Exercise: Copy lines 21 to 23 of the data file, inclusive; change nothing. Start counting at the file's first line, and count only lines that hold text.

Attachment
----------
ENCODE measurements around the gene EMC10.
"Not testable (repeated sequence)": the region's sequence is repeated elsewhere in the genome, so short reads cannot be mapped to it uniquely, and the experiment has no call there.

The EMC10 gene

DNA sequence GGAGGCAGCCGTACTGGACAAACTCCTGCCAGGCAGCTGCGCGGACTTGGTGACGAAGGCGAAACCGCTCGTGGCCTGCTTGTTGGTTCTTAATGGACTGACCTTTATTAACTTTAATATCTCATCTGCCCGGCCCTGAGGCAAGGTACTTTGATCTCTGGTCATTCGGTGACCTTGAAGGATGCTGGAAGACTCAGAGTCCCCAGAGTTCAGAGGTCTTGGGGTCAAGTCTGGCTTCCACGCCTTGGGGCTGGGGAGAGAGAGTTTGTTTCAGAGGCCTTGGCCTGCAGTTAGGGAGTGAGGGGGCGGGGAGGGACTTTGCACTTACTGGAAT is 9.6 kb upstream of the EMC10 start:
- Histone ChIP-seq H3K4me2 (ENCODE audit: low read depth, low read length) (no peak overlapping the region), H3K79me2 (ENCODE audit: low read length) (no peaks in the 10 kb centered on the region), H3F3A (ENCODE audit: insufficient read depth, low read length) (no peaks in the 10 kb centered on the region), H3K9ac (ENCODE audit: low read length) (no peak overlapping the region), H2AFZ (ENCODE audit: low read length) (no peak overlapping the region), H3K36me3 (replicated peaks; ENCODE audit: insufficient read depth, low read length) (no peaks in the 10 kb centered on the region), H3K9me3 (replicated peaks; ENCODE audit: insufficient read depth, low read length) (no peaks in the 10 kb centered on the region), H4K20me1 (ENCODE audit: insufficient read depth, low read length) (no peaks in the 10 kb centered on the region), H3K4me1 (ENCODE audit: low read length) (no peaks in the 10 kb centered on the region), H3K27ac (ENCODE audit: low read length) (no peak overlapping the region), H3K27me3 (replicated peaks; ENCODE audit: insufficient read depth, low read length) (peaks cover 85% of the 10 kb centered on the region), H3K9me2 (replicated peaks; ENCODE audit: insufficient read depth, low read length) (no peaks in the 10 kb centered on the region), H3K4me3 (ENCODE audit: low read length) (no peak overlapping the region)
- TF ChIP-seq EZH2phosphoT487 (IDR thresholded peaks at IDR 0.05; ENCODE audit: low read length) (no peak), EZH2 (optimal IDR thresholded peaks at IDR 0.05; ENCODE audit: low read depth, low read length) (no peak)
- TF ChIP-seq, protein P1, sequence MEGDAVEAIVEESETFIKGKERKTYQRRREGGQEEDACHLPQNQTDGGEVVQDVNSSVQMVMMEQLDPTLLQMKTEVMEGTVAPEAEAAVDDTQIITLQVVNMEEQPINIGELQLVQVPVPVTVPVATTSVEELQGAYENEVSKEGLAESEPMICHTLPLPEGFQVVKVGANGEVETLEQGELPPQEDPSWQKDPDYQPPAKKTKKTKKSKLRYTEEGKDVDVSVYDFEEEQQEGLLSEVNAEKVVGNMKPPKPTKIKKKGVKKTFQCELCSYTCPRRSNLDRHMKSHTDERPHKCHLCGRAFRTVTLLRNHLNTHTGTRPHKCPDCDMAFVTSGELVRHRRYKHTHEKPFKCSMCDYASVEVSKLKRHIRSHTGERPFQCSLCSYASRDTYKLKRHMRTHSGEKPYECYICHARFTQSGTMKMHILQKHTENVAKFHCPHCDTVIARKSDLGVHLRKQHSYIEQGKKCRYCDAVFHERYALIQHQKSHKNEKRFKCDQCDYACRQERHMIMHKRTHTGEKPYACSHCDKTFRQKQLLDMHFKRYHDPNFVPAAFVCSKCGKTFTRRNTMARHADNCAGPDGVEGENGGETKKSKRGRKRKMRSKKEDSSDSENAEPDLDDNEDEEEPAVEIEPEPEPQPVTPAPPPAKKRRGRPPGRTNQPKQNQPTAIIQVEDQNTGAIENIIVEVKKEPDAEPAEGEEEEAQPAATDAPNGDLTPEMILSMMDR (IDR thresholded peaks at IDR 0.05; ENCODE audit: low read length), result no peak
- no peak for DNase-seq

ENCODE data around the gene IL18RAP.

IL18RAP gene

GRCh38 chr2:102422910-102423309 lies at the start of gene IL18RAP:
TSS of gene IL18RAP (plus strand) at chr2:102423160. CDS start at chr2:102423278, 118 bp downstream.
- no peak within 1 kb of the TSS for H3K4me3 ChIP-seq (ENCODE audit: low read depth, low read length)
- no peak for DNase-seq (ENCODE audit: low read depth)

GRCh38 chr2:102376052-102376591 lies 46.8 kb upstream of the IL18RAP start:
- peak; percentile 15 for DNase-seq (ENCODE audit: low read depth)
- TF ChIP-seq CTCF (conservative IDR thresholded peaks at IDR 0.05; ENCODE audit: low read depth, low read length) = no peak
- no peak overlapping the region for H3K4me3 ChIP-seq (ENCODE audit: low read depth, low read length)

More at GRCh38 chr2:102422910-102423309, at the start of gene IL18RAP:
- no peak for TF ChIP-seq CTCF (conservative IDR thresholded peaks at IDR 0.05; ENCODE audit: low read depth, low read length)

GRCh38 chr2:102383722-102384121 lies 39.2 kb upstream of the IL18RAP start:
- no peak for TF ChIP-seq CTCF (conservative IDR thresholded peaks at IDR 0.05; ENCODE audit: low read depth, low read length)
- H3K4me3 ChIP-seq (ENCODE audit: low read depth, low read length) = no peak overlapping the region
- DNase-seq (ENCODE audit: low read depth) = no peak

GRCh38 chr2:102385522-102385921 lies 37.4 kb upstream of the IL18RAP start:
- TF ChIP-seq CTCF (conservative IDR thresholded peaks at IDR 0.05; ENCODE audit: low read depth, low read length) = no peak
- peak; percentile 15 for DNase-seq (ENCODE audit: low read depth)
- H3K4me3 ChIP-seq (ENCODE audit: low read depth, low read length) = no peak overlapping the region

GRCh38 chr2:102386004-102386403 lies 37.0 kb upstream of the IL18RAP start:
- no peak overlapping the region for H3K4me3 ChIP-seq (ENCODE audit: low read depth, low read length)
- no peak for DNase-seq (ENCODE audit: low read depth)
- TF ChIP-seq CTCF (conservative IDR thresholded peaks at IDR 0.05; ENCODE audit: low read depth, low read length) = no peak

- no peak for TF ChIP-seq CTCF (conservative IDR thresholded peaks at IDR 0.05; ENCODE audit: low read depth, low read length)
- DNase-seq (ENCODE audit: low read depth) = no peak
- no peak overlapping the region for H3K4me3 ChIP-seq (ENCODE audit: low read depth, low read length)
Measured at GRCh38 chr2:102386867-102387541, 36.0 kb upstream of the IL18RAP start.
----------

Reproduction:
GRCh38 chr2:102383722-102384121 lies 39.2 kb upstream of the IL18RAP start:
- no peak for TF ChIP-seq CTCF (conservative IDR thresholded peaks at IDR 0.05; ENCODE audit: low read depth, low read length)
- H3K4me3 ChIP-seq (ENCODE audit: low read depth, low read length) = no peak overlapping the region